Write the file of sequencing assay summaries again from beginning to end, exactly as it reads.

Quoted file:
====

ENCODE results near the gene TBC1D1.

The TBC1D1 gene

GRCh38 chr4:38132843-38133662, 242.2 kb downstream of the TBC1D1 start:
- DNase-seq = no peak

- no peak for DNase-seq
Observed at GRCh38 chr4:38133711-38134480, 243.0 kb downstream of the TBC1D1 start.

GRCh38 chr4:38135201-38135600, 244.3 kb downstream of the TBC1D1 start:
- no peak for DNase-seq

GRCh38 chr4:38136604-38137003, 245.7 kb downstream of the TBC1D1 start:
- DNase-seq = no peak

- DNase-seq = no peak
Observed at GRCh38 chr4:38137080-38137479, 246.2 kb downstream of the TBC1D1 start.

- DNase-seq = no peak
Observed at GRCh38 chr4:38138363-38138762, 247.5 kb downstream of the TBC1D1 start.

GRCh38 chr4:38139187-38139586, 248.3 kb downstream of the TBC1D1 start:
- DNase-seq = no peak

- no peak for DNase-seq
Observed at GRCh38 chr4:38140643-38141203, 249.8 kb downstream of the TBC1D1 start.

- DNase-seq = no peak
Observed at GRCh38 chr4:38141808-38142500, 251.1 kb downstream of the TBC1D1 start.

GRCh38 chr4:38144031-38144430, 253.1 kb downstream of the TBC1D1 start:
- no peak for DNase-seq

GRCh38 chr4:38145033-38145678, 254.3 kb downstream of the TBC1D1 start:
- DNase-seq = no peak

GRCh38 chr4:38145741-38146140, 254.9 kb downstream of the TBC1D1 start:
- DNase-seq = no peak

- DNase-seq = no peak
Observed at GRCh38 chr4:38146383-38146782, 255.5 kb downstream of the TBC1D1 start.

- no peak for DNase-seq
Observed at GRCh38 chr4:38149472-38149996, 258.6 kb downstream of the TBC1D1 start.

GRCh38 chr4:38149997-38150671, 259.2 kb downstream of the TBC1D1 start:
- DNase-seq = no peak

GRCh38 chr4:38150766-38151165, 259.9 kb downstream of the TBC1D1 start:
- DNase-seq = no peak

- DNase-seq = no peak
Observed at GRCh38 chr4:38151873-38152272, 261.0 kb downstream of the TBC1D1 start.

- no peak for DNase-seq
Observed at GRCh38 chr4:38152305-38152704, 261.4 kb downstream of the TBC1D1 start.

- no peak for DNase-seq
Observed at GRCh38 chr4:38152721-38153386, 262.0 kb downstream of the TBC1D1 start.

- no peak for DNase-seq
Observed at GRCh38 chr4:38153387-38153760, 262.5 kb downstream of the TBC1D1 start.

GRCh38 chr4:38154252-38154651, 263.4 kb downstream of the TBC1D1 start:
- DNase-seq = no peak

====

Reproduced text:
ENCODE results near the gene TBC1D1.

The TBC1D1 gene

GRCh38 chr4:38132843-38133662, 242.2 kb downstream of the TBC1D1 start:
- DNase-seq = no peak

- no peak for DNase-seq
Observed at GRCh38 chr4:38133711-38134480, 243.0 kb downstream of the TBC1D1 start.

GRCh38 chr4:38135201-38135600, 244.3 kb downstream of the TBC1D1 start:
- no peak for DNase-seq

GRCh38 chr4:38136604-38137003, 245.7 kb downstream of the TBC1D1 start:
- DNase-seq = no peak

- DNase-seq = no peak
Observed at GRCh38 chr4:38137080-38137479, 246.2 kb downstream of the TBC1D1 start.

- DNase-seq = no peak
Observed at GRCh38 chr4:38138363-38138762, 247.5 kb downstream of the TBC1D1 start.

GRCh38 chr4:38139187-38139586, 248.3 kb downstream of the TBC1D1 start:
- DNase-seq = no peak

- no peak for DNase-seq
Observed at GRCh38 chr4:38140643-38141203, 249.8 kb downstream of the TBC1D1 start.

- DNase-seq = no peak
Observed at GRCh38 chr4:38141808-38142500, 251.1 kb downstream of the TBC1D1 start.

GRCh38 chr4:38144031-38144430, 253.1 kb downstream of the TBC1D1 start:
- no peak for DNase-seq

GRCh38 chr4:38145033-38145678, 254.3 kb downstream of the TBC1D1 start:
- DNase-seq = no peak

GRCh38 chr4:38145741-38146140, 254.9 kb downstream of the TBC1D1 start:
- DNase-seq = no peak

- DNase-seq = no peak
Observed at GRCh38 chr4:38146383-38146782, 255.5 kb downstream of the TBC1D1 start.

- no peak for DNase-seq
Observed at GRCh38 chr4:38149472-38149996, 258.6 kb downstream of the TBC1D1 start.

GRCh38 chr4:38149997-38150671, 259.2 kb downstream of the TBC1D1 start:
- DNase-seq = no peak

GRCh38 chr4:38150766-38151165, 259.9 kb downstream of the TBC1D1 start:
- DNase-seq = no peak

- DNase-seq = no peak
Observed at GRCh38 chr4:38151873-38152272, 261.0 kb downstream of the TBC1D1 start.

- no peak for DNase-seq
Observed at GRCh38 chr4:38152305-38152704, 261.4 kb downstream of the TBC1D1 start.

- no peak for DNase-seq
Observed at GRCh38 chr4:38152721-38153386, 262.0 kb downstream of the TBC1D1 start.

- no peak for DNase-seq
Observed at GRCh38 chr4:38153387-38153760, 262.5 kb downstream of the TBC1D1 start.

GRCh38 chr4:38154252-38154651, 263.4 kb downstream of the TBC1D1 start:
- DNase-seq = no peak